Tuesday, April 6, 2010

Closing Hormuz


Mahmoud Ahmadinejad says that if Iran is attacked, he will close the Strait of Hormuz by sinking any merchant ship, oil tanker, or military ship that tries to go through.  Forty percent of the world's oil supply currently goes through the Strait.

How exactly would Iran go about doing that, and could they actually do it?  Assigned to the job are the Iranian Revolutionary Guard.  They have several weapons at their disposal.

First up is the Silkworm C-802 anti-ship cruise missile.  Originally supplied by China, the Iranians have produced their own version called the "Noor" (Divine Light).  It flies less than 20 feet above the surface of the ocean using a jet engine, and can be launched from aircraft, ships, submarines, and land batteries with a rocket motor.  Its range is at least 125 miles. An inertial guidance system is used, with a terminal seeker (unclear if they have the original radar seeker or the newer Chinese IR or visible seekers -- probably the latter), along with a radar or laser altimeter.  It is autonomous, but communicates back to an operator.   The newer versions have virtually no EM emissions, and with the low running altitude, they are quite stealthy.

Iran has supplied Hamas and Hezbollah with these missiles.  Hezbollah hit an Israeli ship with one (or perhaps with the somewhat smaller Iranian Kowsar) in 2006.  Hamas test-fired a C-802/Noor into the Med in January 2009.  Iran likely has several hundred Noor missiles by now -- if not thousands.  Single shot probability of hit is estimated at 98 percent.

Next are mines.  "Iran has non-magnetic, free-floating, and remote-controlled mines. It may have taken delivery of pressure, acoustic, and magnetic mines from Russia. Also, Iran has negotiated with China for rocket-propelled rising mines."  They have thousands of indigenously produced mines as well.  This is one of the most serious threats, since a few mine hits would quickly stop all commercial shipping.

Iran has at least nine stealthy sonar-evading Ghadir submarines that can be used for mine laying and for firing a rather incredible torpedo/missile called the "Hoot" (whale) capable of going over 230 miles per hour underwater.  Based on a Russian design, the Hoot is four times faster than US torpedoes.  In 2006, Iran demonstrated the launch of a Thaqeb (Saturn)  anti-ship missile from a submarine.  They are working on a fleet of larger submarines, and recently completed work on a new destroyer.

One of the favorite military systems of the Iranian Revolutionary Guard are swarms of armed speedboats.  During the 1980-88 Iran-Iraq war, the Revolutionary Guards used packs of  such craft to attack tankers carrying Iraqi oil, sinking or damaging dozens of them between 1984 and the end of the conflict.

It was reported yesterday that Iran acquired the speed-record-breaking Bradstone Challenger in 2009, after several years of working to evade UK export controls.  The boat is powered by Caterpillar engines. It is believed that they are copying the design for a whole new fleet of speedboats -- probably armed with Hoot 230 mph torpedos.   Concerns have been raised that a swarm of Bradstone Challenger-based attack craft could sink not only oil tankers and merchant vessels, but may even be successful against US aircraft carriers due to the difficulty of defending against small non-metallic boats that ride close on the water and are armed with modern anti-ship weapons.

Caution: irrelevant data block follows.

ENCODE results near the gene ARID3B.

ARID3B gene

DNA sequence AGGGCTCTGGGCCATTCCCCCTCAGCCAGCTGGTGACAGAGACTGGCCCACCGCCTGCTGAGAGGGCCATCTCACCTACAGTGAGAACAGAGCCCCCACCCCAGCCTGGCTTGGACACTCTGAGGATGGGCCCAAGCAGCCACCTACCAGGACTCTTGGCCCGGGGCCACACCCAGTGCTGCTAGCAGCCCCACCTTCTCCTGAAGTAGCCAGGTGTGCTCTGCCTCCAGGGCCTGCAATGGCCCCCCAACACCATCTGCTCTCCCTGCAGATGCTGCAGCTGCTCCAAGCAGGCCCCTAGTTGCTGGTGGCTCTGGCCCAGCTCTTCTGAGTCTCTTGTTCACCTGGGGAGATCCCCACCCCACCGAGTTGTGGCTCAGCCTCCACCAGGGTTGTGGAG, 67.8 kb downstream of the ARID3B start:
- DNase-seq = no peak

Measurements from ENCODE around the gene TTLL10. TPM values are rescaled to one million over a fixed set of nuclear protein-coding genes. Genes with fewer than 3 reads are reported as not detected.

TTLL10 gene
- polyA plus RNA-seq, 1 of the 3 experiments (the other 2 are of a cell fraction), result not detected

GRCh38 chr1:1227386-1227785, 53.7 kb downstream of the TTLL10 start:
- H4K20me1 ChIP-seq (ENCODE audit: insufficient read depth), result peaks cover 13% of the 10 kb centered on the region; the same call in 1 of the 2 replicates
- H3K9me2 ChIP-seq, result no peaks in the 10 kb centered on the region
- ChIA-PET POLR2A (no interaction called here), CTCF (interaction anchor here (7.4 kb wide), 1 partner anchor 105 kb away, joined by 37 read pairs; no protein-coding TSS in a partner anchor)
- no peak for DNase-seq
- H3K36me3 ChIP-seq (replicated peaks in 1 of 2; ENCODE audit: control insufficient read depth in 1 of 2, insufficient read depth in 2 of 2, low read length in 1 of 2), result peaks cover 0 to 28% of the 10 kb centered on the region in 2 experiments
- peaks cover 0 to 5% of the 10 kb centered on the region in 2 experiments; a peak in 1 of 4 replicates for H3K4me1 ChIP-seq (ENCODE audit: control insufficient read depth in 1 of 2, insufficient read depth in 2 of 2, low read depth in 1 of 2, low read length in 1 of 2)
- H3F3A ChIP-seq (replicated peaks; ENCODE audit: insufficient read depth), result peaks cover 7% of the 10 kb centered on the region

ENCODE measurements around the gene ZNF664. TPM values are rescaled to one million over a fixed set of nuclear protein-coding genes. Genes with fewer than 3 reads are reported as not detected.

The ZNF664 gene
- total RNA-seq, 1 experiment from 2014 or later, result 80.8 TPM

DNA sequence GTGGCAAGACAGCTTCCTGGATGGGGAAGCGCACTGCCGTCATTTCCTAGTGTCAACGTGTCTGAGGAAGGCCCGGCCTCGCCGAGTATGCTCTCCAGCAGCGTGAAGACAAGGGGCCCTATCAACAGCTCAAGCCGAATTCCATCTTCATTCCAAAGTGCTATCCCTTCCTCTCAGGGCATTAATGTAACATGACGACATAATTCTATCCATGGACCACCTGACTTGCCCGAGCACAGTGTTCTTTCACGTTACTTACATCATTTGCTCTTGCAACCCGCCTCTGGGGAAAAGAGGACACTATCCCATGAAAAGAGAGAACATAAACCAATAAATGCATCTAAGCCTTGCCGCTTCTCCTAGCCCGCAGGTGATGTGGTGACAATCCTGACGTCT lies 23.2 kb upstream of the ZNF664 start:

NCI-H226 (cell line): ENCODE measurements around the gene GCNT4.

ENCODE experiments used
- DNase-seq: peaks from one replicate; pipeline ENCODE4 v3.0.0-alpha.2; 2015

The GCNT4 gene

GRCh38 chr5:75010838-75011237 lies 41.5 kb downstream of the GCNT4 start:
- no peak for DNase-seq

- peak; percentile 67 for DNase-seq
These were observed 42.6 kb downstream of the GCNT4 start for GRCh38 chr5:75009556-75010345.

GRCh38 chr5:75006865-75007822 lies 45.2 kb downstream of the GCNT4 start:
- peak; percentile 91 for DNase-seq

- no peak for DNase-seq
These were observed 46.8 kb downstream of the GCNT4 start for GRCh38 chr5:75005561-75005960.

These are just the things I know about.  Iran may have some other surprises up their sleeves.  But I think we can say that after 30 years of Islamic control and US acquiescence, Iran has developed a capability that cannot be dismissed.

I think they can close Hormuz, and keep it closed for several months -- or even longer depending on how much the US is willing to risk to re-open it.  Unfortunately, the US seems to have no stomach for any kind of a war that may be difficult to prosecute.  What if we try to open the Strait, and we lose a nuclear aircraft carrier, a couple of cruisers, 25 merchant ships, and around 20 times as many killed as in all of the Iraqi war?  Would we have the determination to go to war with Iran the way we went to war with Germany and Japan in WWII?

I think that the rather negative playout of this scenario is why we are actively/physically blocking any attack on the Iranian sites by Israel.  Unfortunately, as time progresses, any possible middle ground solution continues to erode away.  I believe that soon the choice will devolve to be the complete destruction of Israel or a painful and costly war with Iran -- a war that we may lose.  The best, quickest and cheapest solution may be to use nuclear weapons on Iran -- because we simply don't have the conventional capability or the will to lose so many ships, aircraft and men in a conventional war.

But Obama said yesterday that we are getting rid of our nuclear weapons, and would never use them if attacked conventionally.  But significantly he did say that we might use nukes on NPT non-signatory nations -- which includes Iran.

But I don't think Obama has the grit to make any kind of a choice at all.  He will continue to procrastinate until he is forced to react to a situation that has become completely out of control.   Already Iran is too powerful.  We should have bombed the nuclear sites ten years ago.

Ahmadinejad has stated that he is planning to use this upcoming conflict to wipe Israel from the face of the earth, remove the US from any future role in the Mideast, marginalize the Saudis, and declare the new Caliphate.  He see it as the end of the Jews as a race, and the end of the US as a world economic and military power.

The more I think about it -- with the constraints and weakness of spirit we have, with the president we have -- the more I believe that he could very well be successful.

Where is Ronald Reagan when you need him?


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